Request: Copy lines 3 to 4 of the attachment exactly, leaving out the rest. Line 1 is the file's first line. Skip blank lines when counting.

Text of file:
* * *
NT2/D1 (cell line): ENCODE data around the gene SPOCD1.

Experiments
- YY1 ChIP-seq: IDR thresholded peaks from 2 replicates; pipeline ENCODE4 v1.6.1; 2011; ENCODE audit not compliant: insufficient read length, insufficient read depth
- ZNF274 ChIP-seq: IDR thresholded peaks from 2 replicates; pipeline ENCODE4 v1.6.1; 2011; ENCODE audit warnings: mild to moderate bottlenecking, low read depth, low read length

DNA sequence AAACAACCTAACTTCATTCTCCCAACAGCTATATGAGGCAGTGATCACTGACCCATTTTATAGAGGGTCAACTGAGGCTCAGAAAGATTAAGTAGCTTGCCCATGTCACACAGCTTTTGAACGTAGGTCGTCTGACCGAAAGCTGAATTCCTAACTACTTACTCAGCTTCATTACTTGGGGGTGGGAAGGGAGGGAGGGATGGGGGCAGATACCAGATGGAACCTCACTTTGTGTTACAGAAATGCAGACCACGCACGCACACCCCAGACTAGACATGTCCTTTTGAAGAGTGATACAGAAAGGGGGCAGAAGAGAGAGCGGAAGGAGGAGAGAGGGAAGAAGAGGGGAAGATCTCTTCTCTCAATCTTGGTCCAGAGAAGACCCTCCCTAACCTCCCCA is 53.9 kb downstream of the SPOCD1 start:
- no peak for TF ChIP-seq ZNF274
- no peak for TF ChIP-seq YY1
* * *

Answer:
- YY1 ChIP-seq: IDR thresholded peaks from 2 replicates; pipeline ENCODE4 v1.6.1; 2011; ENCODE audit not compliant: insufficient read length, insufficient read depth
- ZNF274 ChIP-seq: IDR thresholded peaks from 2 replicates; pipeline ENCODE4 v1.6.1; 2011; ENCODE audit warnings: mild to moderate bottlenecking, low read depth, low read length